The idea is that, by default, we should assume the payment is a gift, unless we have specific evidence to suggest that it is offered in exchange for something.
In the first case, the father-in-law has given no indication as to why he is giving her the money. It could be that he is indifferent to whether she remarries or not, and simply wants her to have a steady income in either case. He may be presuming that, if she remarries, her new husband will be able to provide for her, but until such time, he (the father-in-law) will pay her way. We certainly do not have evidence to show that he actually wants her to stay unmarried and is paying her for that purpose.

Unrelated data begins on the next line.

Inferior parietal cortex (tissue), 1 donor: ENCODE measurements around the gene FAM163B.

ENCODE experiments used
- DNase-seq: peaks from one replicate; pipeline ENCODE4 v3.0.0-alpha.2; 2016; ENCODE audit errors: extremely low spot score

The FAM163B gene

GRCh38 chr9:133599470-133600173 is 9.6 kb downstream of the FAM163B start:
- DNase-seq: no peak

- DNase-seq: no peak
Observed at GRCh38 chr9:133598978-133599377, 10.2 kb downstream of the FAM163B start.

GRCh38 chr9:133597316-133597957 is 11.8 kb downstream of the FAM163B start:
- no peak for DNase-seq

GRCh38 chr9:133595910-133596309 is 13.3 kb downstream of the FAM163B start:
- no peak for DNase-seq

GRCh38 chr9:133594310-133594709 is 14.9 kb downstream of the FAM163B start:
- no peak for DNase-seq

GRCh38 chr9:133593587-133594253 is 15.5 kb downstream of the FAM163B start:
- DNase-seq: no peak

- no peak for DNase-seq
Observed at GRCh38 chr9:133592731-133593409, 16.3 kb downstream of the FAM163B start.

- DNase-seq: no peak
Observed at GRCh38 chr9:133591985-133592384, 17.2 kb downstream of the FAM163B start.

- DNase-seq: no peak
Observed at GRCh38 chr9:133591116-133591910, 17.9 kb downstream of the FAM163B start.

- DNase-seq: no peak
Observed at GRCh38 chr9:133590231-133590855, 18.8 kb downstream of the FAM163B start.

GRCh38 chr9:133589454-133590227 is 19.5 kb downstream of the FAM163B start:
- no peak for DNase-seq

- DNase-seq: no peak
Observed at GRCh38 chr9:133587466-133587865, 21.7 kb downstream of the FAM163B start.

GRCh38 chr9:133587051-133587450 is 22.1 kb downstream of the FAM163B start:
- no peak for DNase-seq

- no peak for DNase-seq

In the second case, the father-in-law has given us more evidence. His words make it explicit that he does want her not to remarry, and that he is paying her in order to get her not to. Since he is clearly paying money with the intention of getting another party to do something (or in this case, to refrain from doing something), we understand it as a contract.